Category Archives: Preservation and conservation

Book conservators on the loose again at Calke Abbey!

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‘Temple of the Muses’, Finsbury Square, London, from Rudolph Ackermann’s ‘Repository of Arts, Literature, Commerce [etc.]’, vol. 9 (1809), plate 17.

Happy 2015!

Although Calke Abbey  had closed to visitors, there was plenty of behind the scenes conservation activity at the beginning of November. Caroline Bendix, the National Trust’s advisor on historic libraries, and her team of book conservators were back in Derbyshire for two weeks and yours truly was allowed to volunteer with them. Continue reading

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Filed under Calke Abbey, Damage to books, Historic Libraries, Preservation and conservation

More book conservation goings-on

As promised, a few more impressions of the book conservation fortnight at Calke Abbey! Continue reading

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Book conservation fortnight at Calke Abbey

First of all: a big apology! I should have posted something last week, but between a camera malfunction and a week-long holiday, I didn’t have the chance to do so.

This week, I’d like to draw your attention to a two-week book conservation in action project at Calke Abbey. Library Conservator and Special Advisor for Historic Libraries in the National Trust, Caroline Bendix and her team are at work in the Library at Calke. Continue reading

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Pests and other book related misery (3): getting rid of mould

As promised a while ago, today’s post goes into more detail about the removal of mould from books.

At the beginning of this year, I helped Ian Beaumont (freelance leather conservator) for a day and a half to clean the books in two bookcases in the Library at Kedleston Hall. Fortunately, the mould outbreak was spotted early on, which meant that most books just needed a little precautionary dusting. In a future post, I hope to talk a bit more about the dos and don’ts of book cleaning in general.

First things first: it is impossible to get rid of mould. Spores will always remain in the air and will always settle on surfaces if the conditions are right. Therefore, in an ideal world, one would create an environment which inactivates mould spores. Unfortunately, this is not always possible when books are kept in historic environments.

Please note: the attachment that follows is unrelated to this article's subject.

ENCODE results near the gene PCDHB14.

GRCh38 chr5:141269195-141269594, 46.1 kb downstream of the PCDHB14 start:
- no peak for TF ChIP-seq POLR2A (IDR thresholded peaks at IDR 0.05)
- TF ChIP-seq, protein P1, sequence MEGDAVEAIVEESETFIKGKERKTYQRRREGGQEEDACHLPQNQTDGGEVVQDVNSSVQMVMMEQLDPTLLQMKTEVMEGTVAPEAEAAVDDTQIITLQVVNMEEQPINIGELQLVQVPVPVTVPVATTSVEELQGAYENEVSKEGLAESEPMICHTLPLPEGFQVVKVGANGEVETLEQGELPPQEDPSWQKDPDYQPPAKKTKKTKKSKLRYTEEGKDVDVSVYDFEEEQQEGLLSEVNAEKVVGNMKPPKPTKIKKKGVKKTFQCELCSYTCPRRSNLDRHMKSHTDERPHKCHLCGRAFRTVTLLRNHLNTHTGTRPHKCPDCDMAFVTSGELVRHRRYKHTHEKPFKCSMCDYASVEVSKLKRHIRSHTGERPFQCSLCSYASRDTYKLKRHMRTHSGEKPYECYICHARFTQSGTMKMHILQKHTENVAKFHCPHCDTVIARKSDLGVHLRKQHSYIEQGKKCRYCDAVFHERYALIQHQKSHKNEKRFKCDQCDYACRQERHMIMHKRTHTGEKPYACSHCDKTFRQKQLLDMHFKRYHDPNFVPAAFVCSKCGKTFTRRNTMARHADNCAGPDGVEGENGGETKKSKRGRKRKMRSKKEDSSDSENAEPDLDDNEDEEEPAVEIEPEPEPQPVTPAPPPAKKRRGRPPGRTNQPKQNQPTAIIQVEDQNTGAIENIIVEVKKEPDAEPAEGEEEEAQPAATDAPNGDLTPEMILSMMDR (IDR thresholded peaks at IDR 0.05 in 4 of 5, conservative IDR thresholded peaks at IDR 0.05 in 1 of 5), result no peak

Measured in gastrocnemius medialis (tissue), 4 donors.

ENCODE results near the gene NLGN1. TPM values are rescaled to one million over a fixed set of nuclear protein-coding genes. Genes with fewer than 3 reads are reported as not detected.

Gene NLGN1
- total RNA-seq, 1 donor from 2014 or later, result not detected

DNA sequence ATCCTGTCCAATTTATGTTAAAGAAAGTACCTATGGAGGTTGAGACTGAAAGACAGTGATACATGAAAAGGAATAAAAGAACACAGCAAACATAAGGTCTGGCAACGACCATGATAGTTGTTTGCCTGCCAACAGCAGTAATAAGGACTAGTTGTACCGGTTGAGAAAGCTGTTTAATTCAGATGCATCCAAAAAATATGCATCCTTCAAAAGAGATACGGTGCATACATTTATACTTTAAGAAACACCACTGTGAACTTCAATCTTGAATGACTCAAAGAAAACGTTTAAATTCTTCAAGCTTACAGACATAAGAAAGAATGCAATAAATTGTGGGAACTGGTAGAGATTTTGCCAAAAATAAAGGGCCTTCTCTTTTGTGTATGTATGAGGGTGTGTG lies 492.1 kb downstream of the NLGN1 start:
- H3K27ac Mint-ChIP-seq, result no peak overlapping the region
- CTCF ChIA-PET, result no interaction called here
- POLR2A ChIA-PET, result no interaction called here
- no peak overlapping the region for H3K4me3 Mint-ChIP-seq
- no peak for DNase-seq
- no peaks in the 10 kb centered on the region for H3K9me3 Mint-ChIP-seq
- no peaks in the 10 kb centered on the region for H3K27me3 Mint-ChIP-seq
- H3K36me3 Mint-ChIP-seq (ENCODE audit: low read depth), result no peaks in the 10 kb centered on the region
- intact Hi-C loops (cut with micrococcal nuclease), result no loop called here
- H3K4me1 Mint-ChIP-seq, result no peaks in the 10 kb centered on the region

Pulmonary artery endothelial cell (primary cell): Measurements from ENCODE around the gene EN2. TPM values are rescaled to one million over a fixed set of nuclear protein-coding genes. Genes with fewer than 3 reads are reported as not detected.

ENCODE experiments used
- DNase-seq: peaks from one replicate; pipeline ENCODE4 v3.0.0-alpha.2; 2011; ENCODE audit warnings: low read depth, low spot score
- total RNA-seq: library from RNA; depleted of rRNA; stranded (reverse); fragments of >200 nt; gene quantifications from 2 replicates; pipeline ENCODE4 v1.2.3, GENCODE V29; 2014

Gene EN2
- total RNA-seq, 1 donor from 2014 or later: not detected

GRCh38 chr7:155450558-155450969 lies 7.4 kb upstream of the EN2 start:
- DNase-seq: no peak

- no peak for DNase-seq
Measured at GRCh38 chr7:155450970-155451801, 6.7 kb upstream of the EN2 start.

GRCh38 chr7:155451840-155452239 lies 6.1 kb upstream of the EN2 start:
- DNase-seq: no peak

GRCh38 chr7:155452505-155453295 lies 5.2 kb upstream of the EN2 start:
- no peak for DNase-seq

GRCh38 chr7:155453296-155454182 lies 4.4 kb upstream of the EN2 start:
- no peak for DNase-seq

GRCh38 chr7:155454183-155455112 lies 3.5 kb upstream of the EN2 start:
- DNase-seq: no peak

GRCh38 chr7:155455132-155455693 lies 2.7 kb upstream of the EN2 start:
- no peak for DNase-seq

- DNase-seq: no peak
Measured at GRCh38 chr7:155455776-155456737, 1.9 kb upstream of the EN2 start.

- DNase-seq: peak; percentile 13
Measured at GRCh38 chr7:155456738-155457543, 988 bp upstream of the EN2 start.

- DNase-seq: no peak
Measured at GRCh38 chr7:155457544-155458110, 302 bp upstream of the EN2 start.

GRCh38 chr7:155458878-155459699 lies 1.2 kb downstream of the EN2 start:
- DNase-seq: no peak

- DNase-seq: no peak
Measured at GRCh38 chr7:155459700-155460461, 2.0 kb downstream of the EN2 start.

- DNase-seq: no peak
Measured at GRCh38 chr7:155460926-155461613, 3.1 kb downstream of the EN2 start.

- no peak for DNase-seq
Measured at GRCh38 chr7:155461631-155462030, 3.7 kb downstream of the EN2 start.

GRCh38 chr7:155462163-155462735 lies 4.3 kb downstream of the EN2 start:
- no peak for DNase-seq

If the mould outbreak is minimal, a cardboard box lined with a bin liner is fine.

If the mould outbreak is minimal, a cardboard box lined with a bin liner is fine.

Once mould is detected, it is advisable to treat it as if the spores were still active – it is regarded a biohazard which could affect people’s health. Preferably wear disposable vinyl gloves and use a dust mask “conforming to EN149 category FFP2S” (National Trust Manual of Housekeeping, p. 84).

 

If the outbreak is not serious, it is possible to use a home-made extraction hood and a vacuum cleaner, fitted out with a HEPA (“High Efficiency Particulate Air”) filter. Above is a device I used at Calke Abbey recently. Note that the nozzle of the vacuum cleaner is covered with muslin, which is to stop any loose fragments from bindings being sucked up and to protect fragile surfaces.

Depending on the fragility of the binding, either a pony hair brush or a bristle shaving brush is used to clean the mould off the book in the direction of the vacuum nozzle.

Preparations

Preparing the operation: taking the books off the shelves!

So, back to Kedleston. Here, the books in one of the cases were (of course!) rather larger than the octavos I cleaned at Calke. The first step was to take them off the shelves and stack them systematically, without disturbing the order of the books. Secondly, the empty shelves were wiped clean with a duster.

Then, Ian set about cleaning the books. Before I get any comments: yes, I know he’s not wearing gloves in these images! However, the book he’s cleaning only needed a dusting, and he most definitely wore them while cleaning the mouldy books…